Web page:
Stress balancing diet and lifestyle tips
Caffeine check - Knocking back cupfuls of caffeine may put an already frazzled nervous system into hyperdrive making you irritable and snappy! In the short-term caffeine can bust through feelings of procrastination and switch on focus and drive to help crack through that to-do list. However, caffeine and long-term stress are not a match made in heaven. Limit tea or coffee, keep your body hydrated with coconut water, hot water and lemon or herbal teas to help your cognitive function stay fired-up rather than flagging.
Complex carbs - Creating sustainable energy and an upbeat mood across the day can help you stay one-step ahead of stress. Swap out refined carbs (white bread, white rice, white pasta) and sugary foods, snacks and drinks which tend to give a short-lived burst of energy followed by an almighty energy crash. Instead focus on complex carbs such as wholegrains (brown bread, brown rice, wholegrain pasta), lentils, pulses and fresh fruits and vegetables for more consistent energy across the day.
Essential vitamins - Long-term exposure to stress tends to deplete B-vitamins and also vitamin C. This could be because, unlike other vitamins, B’s and C are not stored in the body so a daily supply is essential, and stress may increase the need for both these vitamins. When taking dietary supplementation, it is important to choose a high-quality food supplement providing highly absorbable sources of the nutrients. Liposomal forms of certain nutrients may provide an optimised level of absorption compared to other forms of the same nutrients.
Sleepy suggestions - Sleep helps reset and refresh the body, topping up the energy tank ready for a new day of physical and mental activity. Without adequate sleep you are likely to feel tired, overwhelmed and have impaired cognitive function and performance. When the stress hormone cortisol soars too high for too long this can disrupt the circadian rhythm and impair sleep hormones such as melatonin making it difficult to naturally drift off to sleep. The mineral magnesium helps to offset the effects of cortisol, supporting relaxation, calming the mind and the nervous system and encouraging restful sleep. When taking dietary supplementation, it is important to choose a high-quality food supplement providing highly absorbable sources of the nutrients. Choosing a liposomal encapsulated magnesium helps provide you with a form of magnesium that has more efficient absorption than standard magnesium supplements.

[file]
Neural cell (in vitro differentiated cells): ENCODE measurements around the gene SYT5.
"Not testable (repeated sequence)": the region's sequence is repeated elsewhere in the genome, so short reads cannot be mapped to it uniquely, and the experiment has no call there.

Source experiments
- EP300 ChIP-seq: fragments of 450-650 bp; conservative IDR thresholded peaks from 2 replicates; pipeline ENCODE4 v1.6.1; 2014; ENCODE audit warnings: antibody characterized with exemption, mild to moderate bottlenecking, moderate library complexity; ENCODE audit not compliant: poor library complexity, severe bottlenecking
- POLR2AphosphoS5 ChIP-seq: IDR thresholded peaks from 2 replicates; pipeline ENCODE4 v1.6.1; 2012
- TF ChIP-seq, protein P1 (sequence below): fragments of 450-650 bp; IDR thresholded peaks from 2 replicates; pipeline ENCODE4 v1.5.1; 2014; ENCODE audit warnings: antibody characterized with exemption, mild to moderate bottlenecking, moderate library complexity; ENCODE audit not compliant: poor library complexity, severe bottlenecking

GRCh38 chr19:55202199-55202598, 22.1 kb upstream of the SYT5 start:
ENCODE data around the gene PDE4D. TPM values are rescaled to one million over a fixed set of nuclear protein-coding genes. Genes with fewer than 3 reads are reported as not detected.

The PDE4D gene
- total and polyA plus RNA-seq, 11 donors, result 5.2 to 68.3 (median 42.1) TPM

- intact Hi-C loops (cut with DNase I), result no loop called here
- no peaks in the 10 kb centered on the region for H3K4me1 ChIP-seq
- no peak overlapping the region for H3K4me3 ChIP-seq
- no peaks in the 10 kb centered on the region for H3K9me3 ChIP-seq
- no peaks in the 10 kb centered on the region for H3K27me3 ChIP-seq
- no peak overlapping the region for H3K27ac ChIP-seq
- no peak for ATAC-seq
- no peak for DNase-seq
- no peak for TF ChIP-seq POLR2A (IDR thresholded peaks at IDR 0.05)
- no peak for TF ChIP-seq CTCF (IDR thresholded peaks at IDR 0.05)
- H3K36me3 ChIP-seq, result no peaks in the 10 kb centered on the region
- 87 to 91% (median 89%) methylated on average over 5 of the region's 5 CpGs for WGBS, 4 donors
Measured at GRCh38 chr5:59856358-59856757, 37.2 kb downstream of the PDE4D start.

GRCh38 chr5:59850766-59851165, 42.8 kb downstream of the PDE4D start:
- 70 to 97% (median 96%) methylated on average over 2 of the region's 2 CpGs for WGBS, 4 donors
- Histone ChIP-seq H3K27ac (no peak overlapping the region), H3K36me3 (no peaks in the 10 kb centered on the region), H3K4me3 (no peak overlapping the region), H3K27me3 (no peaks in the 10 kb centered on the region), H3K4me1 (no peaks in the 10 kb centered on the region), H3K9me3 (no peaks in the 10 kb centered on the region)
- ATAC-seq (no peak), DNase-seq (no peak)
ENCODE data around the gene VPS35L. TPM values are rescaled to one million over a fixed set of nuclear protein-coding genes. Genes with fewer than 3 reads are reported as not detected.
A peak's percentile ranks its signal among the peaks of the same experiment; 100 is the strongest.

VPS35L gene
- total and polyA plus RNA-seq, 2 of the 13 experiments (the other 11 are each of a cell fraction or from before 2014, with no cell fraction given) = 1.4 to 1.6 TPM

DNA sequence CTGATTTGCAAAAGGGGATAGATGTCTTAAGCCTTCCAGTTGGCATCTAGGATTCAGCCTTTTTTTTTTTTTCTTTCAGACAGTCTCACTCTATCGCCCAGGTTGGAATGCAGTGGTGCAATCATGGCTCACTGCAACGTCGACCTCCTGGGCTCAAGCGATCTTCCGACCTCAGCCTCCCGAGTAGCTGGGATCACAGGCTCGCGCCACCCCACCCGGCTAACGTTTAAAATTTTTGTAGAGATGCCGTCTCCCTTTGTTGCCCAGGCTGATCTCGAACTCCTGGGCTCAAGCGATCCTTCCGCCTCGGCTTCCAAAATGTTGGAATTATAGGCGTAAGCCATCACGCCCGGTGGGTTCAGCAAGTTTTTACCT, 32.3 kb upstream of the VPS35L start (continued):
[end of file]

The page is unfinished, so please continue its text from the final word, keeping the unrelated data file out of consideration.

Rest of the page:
Author - Susie Debice BSc Hons Dip ION
Food Scientist and Nutritional Therapist
- By Jackie Newson
- BSc (Hons) in Nutritional Therapy
Jackie has been writing for a range of health publications since graduating as a nutritional therapist from Westminster University in 2008. In addition to producing health and nutrition workshops, Jackie is also an experienced assessor and enjoys the opportunity to help other students of nutrition to achieve their goals. In her role as an experienced nutritional therapist, Jackie offers individualised advice on a variety of health conditions. She believes wholeheartedly in the power of healthy nutritious food, supported with high quality supplementation to achieve optimal health. Jackie is a great believer in the power of positive thinking and attributes much of her enthusiasm and sense of well-being to the wonderful people in her life, a healthy diet and yoga which she practices regularly.